First it was home mortgages. Now credit cards may become the next focus of the credit crisis.
BY FRED TASKER
Maria Osorio, 62, of Sunrise, never meant to run up her credit cards the way she did. But the companies sent them so freely. And they were so easy to use. First it was gifts and big items. Then it was gasoline, and that tasty baked chicken at the Golden Corral restaurant, then even groceries.
Suddenly the charges on her eight credit cards totaled $14,000. And she couldn't always pay the monthly minimums. ''The interest rates were killing me,'' she said. ``If I sent in $100, only $20 of it was going to the principal. The pressure was building. I started getting the calls.''
She was far from alone. Since 2003, Americans have increased their credit card debt by an astounding $200 billion, to a record total of almost $1 trillion, the Federal Reserve says.
And now there's a financial crisis, and people might be even more inclined to charge up their credit cards with basic necessities. But just as suddenly those cards, those little plastic sugar daddies that for so long let us have just about anything we wanted, are turning against us. Playing hard to get. Credit limits cut. Interest rates raised. Card-balance rollovers discouraged.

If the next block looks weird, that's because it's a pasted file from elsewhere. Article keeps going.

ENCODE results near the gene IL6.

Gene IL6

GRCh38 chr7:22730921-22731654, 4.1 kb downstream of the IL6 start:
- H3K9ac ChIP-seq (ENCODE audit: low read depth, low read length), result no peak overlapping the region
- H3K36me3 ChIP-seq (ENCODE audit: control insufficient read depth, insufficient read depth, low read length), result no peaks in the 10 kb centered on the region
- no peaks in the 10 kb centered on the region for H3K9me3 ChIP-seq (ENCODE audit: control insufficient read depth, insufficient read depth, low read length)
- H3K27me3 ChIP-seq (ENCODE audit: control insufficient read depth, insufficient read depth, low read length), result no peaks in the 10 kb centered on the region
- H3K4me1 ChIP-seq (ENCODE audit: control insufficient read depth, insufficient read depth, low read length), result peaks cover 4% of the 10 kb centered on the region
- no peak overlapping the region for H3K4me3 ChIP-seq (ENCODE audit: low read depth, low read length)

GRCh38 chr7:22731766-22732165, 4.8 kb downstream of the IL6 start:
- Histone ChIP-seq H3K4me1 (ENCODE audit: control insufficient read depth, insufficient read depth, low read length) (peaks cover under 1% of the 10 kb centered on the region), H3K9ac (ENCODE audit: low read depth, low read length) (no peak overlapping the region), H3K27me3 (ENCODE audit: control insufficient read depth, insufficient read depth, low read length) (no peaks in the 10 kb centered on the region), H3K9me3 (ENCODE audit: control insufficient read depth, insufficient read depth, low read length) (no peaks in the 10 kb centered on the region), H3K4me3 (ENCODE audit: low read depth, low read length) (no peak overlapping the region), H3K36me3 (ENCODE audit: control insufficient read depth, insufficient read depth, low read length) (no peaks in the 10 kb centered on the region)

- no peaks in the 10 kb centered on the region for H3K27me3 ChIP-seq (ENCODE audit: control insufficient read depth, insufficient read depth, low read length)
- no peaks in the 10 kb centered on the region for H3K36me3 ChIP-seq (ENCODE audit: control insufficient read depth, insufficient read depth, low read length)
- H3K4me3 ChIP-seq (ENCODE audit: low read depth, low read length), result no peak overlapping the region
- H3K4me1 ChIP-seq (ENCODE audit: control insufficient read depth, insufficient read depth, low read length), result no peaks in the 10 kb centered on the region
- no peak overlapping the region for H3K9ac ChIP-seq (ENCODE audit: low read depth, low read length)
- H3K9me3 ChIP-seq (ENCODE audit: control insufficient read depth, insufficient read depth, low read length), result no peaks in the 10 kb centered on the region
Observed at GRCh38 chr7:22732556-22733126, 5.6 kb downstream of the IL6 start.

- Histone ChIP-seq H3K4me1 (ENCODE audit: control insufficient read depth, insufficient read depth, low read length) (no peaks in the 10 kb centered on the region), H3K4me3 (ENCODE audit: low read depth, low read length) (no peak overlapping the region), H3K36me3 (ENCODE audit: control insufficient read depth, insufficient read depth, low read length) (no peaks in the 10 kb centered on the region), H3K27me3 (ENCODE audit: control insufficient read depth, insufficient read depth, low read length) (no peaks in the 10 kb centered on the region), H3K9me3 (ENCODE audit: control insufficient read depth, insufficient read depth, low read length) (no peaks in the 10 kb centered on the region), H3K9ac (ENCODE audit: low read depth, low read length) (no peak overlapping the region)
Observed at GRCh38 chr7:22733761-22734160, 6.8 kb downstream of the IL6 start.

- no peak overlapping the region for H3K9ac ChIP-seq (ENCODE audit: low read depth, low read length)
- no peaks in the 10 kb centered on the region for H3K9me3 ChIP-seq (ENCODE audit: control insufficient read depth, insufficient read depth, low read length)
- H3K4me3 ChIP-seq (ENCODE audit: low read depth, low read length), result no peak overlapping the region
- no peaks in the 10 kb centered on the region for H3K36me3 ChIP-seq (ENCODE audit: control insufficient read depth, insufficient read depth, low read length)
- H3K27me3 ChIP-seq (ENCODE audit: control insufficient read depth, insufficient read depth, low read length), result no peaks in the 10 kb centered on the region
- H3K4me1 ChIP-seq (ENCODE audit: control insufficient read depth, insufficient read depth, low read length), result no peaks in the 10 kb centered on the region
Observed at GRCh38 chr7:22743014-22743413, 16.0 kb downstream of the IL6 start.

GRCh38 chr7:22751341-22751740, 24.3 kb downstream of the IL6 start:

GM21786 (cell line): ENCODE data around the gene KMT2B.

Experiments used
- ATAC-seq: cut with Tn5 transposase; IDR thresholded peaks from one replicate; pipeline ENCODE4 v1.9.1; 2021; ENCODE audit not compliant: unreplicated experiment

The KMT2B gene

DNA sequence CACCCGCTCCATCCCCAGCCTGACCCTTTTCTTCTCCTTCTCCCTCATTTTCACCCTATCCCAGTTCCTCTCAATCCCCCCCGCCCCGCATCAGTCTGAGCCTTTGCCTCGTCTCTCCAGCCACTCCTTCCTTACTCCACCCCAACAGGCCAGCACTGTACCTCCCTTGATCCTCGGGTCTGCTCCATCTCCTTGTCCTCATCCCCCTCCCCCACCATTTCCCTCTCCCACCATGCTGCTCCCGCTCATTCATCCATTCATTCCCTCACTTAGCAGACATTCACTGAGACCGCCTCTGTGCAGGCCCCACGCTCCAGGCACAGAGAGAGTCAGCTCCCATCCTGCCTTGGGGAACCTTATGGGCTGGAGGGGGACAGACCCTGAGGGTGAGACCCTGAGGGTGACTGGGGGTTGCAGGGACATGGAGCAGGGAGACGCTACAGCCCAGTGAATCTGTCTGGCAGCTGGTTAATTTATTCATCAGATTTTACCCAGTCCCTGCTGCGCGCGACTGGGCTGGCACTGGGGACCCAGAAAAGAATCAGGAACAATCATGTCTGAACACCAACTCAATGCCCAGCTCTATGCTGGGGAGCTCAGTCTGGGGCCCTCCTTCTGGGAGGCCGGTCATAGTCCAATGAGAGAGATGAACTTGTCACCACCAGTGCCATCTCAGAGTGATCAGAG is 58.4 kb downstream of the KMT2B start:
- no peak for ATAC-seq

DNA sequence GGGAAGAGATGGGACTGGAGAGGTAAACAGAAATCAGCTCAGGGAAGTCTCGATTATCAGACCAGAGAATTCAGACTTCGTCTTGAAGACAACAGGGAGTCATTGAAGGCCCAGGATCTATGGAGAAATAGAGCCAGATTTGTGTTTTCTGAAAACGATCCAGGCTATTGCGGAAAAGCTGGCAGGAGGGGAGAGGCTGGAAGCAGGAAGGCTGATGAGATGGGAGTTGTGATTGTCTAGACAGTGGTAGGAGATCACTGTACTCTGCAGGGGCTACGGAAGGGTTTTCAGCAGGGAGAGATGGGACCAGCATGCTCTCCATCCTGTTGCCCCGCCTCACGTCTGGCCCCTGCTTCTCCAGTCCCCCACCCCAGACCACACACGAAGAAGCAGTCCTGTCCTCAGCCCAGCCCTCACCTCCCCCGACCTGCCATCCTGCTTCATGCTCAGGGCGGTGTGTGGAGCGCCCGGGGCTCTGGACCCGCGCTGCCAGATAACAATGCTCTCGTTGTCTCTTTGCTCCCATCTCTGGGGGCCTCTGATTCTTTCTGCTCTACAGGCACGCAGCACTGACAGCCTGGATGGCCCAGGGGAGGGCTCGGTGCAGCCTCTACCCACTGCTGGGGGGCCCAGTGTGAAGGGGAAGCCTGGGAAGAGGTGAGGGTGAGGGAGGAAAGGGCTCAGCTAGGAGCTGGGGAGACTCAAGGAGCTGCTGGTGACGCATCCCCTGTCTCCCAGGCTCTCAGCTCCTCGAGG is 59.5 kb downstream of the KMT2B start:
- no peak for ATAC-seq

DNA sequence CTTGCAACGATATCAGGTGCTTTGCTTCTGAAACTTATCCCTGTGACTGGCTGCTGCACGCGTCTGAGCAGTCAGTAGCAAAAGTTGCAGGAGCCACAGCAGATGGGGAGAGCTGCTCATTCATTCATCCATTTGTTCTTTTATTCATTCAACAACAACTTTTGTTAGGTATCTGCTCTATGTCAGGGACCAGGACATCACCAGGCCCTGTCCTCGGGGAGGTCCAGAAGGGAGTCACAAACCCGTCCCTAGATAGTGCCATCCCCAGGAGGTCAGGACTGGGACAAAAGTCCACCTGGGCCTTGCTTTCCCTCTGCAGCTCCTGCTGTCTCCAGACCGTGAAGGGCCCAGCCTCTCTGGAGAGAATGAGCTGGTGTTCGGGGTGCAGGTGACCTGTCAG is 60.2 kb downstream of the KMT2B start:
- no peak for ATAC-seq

''People are overextended, losing jobs, losing homes, losing 401(k)s,'' says Meg Green, a North Miami certified financial planner. ``There's no place to go but credit cards, and they're maxed out.''
Across the nation, credit card debt hit an average $1,717 per card in the second quarter of 2008, up 8.6 percent from the same period in 2007, according to the credit agency TransUnion.
Delinquencies on those cards in the second quarter of 2008 were up 14.3 percent from a year earlier. Overall, the national delinquency rate was 1.04 percent of credit card charges. Nevada was highest with 1.72 percent. Florida was second with 1.34 percent.
Delinquency rates were cushioned by two big factors. First, credit card companies were cutting customer credit lines -- from a $15,000 limit to $5,000, for example. Lower limits meant less owed, and so fewer delinquencies.